Photo Courtesy of Michael Smith

Raymond Boone’s long journey playing football leads him right to Terps

Photo Courtesy of Michael Smith

Raymond Boone, the 6-foot, 199-pound three-star safety from Eleanor Roosevelt High School in Greenbelt, Maryland is quite the underdog.

Before Boone found his passion in football his mother, Margie Smith, attempted to put him in other sports, but he just didn’t seem to like any of them.

“Initially going in, he didn’t like any sports. We tried everything,” Smith said.

Smith was determined to find an outlet for her son to release all the energy he had as a child. She tried multiple sports but none of them worked, until she introduced him to football. She finally tried football and, once he liked it, enrolled him with the PG Chargers; a youth football team in his local neighborhood.

“The first couple of practices he sat and watched everybody,” Smith said.

Nevertheless, after realizing they weren’t going to allow him to quit, he participated and gave it his all in practice and he knew then that he loved football.  

While playing with the Chargers, he learned the basics of football as he was coached by head coach John Vessels.

With the Chargers, he would soon get his first concussion. Smith was very hesitant about allowing him to continue playing after this, but seeing how much Boone enjoyed football she allowed him to continue as long as he was taught how to maneuver to decrease the likelihood of concussions.

From then on, Vessels worked with Boone to teach him how to maneuver the football field and properly tackle.

Boone played with the Chargers for three years he then left to play for the Westlake Bulldogs to play on the national team, which proved to be more challenging.

Leading up to high school, Boone was recruited by local powerhouse DeMatha Catholic to play wide receiver. With big goals in mind, Boone was looking forward to joining DeMatha to help them continue to win championships.

However, his first year at DeMatha did not go well.

On the football field, Boone transitioned well, however, academically, the transition did not go well and Boone made the decision to leave DeMatha.

“Academically, he wasn’t going to be able to achieve what he needed,” Smith said.  

Luckily for Boone, he had the option of transferring to his local zone school Eleanor Roosevelt, a high school that has produced many top players in the DMV area. Most notably, Isaiah Prince who now plays for Ohio State and maybe a first-round pick in the 2018 NFL draft.

During Boone’s sophomore season at Roosevelt, he faced a possible career-ending injury. It was Oct. 17, 2015, when Roosevelt played Dr. Henry Wise Jr. High School where Boone suffered that gruesome injury, breaking his femur in two places.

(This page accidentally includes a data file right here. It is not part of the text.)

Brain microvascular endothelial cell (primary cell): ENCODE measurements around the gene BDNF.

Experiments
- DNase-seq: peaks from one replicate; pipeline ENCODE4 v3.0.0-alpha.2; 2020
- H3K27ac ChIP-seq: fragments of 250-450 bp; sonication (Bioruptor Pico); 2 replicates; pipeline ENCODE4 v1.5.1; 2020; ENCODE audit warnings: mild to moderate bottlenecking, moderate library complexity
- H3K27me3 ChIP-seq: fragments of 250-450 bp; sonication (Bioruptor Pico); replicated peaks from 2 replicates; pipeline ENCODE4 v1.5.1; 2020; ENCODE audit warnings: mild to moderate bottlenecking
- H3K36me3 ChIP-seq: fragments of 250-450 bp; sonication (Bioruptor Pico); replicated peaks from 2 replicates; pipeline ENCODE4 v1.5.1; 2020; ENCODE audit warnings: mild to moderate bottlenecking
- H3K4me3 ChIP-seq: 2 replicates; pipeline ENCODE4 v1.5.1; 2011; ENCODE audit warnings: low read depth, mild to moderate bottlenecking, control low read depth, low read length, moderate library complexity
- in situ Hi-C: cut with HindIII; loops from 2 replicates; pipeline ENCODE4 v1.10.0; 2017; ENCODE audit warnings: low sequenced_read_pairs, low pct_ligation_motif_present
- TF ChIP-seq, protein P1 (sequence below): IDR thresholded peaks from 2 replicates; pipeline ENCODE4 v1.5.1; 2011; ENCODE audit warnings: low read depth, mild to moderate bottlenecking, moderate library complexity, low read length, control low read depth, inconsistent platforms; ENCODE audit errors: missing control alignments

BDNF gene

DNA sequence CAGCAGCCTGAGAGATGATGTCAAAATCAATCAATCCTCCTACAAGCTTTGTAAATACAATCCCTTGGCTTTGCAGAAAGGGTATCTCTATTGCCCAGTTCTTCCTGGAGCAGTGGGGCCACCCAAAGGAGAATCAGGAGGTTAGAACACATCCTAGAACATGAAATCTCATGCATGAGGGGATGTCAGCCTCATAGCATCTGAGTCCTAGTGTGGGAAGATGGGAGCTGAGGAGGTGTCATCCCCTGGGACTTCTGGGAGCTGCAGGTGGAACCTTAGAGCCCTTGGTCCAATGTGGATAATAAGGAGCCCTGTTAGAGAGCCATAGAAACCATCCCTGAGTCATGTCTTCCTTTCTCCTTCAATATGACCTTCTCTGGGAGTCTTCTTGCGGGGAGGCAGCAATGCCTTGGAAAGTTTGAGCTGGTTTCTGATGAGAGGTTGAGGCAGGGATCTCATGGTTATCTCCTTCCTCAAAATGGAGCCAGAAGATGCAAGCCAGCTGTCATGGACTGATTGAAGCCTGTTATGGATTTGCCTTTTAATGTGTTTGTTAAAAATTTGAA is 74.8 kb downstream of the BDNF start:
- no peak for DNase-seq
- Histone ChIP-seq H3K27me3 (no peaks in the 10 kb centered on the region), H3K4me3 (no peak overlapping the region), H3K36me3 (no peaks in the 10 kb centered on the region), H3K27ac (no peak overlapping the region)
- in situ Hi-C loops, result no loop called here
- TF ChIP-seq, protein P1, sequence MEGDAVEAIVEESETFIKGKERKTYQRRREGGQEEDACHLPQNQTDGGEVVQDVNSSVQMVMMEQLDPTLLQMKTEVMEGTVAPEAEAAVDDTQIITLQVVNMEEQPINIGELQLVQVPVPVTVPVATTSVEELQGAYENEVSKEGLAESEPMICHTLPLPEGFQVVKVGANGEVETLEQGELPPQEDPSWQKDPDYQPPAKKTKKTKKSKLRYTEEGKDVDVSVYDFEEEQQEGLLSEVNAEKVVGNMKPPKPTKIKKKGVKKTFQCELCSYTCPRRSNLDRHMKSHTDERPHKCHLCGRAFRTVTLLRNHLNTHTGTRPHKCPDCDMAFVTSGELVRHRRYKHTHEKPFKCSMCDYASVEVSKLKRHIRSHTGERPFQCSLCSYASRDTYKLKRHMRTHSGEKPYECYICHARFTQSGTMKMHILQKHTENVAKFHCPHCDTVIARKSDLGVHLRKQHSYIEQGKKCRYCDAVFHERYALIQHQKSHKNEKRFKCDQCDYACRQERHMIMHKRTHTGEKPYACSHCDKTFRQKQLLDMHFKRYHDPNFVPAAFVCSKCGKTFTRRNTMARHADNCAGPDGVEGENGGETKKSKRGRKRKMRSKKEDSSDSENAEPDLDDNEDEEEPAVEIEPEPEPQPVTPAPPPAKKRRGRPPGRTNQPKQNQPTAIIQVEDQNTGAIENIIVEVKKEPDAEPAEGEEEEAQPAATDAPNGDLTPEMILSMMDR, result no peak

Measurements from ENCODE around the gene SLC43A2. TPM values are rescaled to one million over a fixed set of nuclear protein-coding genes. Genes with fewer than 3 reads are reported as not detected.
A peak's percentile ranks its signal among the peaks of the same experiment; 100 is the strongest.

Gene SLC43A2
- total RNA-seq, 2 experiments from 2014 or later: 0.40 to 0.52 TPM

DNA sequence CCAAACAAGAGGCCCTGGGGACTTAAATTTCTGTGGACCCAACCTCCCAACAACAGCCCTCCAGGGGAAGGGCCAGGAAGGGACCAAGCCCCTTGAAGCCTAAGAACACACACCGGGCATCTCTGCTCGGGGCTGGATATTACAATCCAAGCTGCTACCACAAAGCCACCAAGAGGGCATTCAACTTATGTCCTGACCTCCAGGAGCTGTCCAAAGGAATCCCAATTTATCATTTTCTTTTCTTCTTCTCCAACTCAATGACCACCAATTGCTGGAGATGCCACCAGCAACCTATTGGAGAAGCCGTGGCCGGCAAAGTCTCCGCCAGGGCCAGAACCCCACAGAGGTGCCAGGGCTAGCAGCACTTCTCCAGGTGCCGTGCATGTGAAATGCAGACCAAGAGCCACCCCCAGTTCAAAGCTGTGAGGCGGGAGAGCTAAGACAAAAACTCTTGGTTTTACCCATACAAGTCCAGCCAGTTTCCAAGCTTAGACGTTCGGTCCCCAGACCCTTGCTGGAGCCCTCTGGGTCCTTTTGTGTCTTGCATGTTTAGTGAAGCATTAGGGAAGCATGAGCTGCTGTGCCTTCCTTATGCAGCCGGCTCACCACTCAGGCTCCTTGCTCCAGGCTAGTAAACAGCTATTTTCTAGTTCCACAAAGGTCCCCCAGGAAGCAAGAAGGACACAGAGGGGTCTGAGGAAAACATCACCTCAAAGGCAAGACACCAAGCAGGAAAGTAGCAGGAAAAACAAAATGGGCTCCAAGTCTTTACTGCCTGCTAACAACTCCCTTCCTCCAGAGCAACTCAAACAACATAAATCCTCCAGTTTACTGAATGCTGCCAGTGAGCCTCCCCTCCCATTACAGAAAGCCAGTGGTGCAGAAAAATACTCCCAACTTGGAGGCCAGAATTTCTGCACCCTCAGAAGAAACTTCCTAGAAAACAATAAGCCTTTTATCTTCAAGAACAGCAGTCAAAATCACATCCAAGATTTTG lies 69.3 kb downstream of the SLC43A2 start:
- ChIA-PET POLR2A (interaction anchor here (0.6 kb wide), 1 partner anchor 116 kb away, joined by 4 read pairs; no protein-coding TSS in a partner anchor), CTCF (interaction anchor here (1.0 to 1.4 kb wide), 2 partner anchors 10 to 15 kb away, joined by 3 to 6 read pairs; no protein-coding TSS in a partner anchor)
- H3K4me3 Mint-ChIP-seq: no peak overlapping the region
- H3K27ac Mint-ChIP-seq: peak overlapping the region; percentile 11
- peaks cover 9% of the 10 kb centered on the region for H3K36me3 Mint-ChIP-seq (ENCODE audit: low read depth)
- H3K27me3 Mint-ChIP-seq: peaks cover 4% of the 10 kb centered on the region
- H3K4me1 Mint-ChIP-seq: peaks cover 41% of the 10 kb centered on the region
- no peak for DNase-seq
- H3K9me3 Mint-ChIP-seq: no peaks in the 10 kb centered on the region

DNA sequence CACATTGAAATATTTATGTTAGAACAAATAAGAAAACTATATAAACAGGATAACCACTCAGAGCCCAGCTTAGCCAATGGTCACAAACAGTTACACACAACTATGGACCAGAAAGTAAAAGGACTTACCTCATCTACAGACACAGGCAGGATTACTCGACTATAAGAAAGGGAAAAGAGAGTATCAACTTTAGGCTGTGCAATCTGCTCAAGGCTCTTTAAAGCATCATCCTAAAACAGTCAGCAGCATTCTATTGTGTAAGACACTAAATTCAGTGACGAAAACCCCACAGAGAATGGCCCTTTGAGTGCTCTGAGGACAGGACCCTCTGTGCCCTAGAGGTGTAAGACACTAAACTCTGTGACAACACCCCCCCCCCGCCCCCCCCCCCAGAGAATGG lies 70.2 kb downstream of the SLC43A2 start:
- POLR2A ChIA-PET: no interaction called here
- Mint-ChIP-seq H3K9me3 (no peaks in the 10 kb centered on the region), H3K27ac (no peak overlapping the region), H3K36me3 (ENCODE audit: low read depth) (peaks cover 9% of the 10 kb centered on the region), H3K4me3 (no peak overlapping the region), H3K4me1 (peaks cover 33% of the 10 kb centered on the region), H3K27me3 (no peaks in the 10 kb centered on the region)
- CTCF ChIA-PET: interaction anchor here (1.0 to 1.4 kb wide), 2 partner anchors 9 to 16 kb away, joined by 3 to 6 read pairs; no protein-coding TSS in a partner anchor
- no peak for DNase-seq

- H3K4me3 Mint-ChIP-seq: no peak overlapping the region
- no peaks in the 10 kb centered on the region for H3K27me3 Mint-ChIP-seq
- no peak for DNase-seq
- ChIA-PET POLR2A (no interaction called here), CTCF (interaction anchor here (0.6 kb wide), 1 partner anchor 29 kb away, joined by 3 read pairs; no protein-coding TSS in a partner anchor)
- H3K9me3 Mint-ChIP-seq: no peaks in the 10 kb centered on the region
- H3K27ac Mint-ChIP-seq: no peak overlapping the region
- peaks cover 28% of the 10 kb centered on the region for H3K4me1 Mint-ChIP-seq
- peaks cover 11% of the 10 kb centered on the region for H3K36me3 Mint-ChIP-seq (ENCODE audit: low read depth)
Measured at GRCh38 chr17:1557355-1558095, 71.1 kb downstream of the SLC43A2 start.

Doctors told Boone that he would never be able to play again, but six months after the injury he started training for next season.

Although this injury was tough on Boone, he always kept his confidence high.

“I was able to play my whole junior year without missing a single game,” Boone stated.

Because he missed his majority of his sophomore year, Boone knew that his junior year was his year to shine.

And shine he did.

Boone had five interceptions on the defensive end with 38 catches for 699 yards and eight touchdowns on the offensive side of the field.

Due to this big year, Boone finally got the recognition he dreamed of since he was a child.

He received his first offer from the University of Pittsburgh. After this, Boone took off. In the summer of his junior year, he received 12 offers.

Some of these offers included Maryland, Virginia Tech, Kentucky and the University of North Carolina.

Although Boone received many offers, he knew that he had to be academically eligible to play in college. Therefore, Boone worked twice as hard as his other peers, making honor roll his entire junior year, which made his mother extremely proud.

On June 16th, Boone committed to Maryland, via his Twitter page.

“I chose Maryland because it was a big family feel,” Boone said. “I knew all the coaches for a while and they brought me in like I was family and it was the best fit for me.”

Boone also has a very large family and he wanted them to all be able to come see him play. So going away for Boone didn’t seem to sit well with him.

As for outside of football, Boone likes to enjoy his downtime mentoring other football players, whether it’s his teammates or young boys from his neighborhood.

“He’s a great encourager,” Smith said.

“I like sleeping, watching ESPN all day, and eating,” said Boone

On Sundays Boone is playing the keyboard or drums at church and spending time with family afterward.

“The way he is on the field is the same way he is on the drums, he beats them apart,” Smith said.

As for when Boone arrives at Maryland, he wants to study kinesiology, and on the field, he’s “looking forward to early impact.”

Boone describes his offensive playing style to Maryland alumni Stefon Diggs and his defensive playing style to Landon Collins, safety for New York Giants.

We are all looking forward to what this young athlete will bring to Capital One Field at Maryland Stadium.

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